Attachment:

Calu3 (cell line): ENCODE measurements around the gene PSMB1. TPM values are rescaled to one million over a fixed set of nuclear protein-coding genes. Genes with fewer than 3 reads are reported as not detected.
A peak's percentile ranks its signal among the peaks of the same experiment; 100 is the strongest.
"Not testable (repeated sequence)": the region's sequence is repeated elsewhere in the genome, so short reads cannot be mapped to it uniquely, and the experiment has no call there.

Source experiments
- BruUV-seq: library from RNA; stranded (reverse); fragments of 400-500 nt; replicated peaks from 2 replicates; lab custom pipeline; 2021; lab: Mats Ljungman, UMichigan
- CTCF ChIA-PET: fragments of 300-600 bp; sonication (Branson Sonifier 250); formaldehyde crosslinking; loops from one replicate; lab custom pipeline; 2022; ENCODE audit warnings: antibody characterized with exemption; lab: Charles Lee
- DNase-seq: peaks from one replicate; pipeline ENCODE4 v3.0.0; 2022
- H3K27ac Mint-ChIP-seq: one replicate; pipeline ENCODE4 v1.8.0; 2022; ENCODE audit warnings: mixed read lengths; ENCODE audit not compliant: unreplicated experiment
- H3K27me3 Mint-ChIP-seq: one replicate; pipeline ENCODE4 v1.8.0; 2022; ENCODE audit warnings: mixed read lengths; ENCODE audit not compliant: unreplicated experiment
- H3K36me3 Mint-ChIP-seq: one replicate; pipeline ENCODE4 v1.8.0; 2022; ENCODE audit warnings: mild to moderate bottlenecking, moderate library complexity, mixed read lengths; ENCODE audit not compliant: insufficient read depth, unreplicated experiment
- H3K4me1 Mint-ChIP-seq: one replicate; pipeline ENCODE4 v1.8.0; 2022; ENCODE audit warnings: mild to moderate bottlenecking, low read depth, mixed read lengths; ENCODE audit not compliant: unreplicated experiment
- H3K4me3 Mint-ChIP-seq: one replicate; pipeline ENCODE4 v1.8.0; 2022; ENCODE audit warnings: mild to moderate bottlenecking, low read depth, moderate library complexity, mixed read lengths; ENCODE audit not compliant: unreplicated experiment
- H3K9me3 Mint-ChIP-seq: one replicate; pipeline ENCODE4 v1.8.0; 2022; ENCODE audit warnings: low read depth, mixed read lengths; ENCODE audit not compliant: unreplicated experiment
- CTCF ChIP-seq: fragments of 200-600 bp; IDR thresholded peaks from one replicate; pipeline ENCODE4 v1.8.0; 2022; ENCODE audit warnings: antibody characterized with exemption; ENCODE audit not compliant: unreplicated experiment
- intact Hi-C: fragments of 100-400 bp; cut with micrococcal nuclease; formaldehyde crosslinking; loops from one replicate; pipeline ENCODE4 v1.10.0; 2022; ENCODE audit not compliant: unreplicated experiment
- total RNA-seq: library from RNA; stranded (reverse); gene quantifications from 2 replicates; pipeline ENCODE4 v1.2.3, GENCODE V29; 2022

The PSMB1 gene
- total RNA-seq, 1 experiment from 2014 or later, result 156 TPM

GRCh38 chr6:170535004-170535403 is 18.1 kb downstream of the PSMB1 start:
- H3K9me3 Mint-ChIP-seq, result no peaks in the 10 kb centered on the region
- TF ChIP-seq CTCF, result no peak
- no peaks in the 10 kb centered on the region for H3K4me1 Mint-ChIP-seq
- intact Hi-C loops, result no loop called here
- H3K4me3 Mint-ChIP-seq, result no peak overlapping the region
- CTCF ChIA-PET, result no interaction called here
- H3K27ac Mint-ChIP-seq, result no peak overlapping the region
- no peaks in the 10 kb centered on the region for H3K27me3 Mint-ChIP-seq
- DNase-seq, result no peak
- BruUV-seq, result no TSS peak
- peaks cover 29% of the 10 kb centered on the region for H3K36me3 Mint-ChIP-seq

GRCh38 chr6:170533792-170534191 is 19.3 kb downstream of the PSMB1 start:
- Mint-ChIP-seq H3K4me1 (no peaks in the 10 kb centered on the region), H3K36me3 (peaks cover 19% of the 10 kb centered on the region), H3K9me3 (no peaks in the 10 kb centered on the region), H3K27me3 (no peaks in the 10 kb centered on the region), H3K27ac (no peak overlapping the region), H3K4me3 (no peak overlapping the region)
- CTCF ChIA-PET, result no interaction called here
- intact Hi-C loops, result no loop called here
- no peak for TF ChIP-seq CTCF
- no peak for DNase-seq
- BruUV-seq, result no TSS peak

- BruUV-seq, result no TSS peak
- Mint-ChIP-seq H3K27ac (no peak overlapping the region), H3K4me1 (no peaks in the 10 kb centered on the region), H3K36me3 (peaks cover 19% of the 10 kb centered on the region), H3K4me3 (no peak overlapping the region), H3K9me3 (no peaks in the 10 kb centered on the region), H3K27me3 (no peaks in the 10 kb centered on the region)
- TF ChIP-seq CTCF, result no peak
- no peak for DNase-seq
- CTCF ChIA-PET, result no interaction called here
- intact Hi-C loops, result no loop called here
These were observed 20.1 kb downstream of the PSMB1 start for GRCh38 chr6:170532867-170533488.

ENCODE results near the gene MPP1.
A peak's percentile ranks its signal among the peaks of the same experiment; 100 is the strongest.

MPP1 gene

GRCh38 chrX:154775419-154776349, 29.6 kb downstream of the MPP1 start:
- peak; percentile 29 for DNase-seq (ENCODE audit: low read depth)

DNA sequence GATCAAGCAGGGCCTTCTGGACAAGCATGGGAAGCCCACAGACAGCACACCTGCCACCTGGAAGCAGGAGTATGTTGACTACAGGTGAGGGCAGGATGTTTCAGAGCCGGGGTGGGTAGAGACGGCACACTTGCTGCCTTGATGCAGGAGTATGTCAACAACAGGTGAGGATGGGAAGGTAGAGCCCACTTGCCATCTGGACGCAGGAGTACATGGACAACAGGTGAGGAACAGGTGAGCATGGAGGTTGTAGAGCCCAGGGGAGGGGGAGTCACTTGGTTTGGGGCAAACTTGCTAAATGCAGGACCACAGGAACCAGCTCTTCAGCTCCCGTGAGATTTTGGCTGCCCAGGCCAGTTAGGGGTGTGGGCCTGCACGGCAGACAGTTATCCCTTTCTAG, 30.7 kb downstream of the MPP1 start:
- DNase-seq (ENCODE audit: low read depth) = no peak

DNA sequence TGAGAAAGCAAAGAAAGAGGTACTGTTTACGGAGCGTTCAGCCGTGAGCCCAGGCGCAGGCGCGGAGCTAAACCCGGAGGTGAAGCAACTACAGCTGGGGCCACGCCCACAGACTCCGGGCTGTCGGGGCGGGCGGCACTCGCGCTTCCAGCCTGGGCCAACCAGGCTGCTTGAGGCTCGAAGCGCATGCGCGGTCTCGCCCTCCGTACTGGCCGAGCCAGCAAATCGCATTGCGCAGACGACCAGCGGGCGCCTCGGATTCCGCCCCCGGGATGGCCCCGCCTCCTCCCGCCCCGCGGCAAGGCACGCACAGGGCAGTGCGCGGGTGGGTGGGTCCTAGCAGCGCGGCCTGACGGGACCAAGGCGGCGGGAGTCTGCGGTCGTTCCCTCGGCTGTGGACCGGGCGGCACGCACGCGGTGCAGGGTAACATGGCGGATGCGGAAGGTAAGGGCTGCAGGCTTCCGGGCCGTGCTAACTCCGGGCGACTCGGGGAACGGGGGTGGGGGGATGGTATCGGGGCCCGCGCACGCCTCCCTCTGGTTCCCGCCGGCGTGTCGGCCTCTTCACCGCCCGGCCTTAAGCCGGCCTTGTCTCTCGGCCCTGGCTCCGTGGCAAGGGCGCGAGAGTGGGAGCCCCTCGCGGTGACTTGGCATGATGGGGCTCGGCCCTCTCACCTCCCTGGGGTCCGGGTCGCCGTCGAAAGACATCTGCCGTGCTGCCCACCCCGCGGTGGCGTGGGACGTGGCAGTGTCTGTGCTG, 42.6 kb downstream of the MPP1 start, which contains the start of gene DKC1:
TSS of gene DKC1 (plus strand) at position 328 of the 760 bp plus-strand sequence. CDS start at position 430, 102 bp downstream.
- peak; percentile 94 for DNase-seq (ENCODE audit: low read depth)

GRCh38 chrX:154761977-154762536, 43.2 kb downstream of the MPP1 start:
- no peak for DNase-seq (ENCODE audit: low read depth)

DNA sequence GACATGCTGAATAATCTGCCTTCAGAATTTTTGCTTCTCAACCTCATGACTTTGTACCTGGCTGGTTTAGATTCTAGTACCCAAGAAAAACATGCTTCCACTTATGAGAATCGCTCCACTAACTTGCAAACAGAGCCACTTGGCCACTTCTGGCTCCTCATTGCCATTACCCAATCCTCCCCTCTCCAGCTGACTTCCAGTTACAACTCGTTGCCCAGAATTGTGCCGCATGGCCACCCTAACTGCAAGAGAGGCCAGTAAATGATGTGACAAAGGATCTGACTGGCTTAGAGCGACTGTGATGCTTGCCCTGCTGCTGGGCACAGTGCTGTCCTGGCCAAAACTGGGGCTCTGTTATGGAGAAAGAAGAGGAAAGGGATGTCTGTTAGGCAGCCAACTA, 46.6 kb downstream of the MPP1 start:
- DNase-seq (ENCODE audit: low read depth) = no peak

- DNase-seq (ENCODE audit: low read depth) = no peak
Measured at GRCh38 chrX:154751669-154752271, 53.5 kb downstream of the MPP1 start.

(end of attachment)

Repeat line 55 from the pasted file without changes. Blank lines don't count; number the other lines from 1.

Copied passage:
GRCh38 chrX:154761977-154762536, 43.2 kb downstream of the MPP1 start: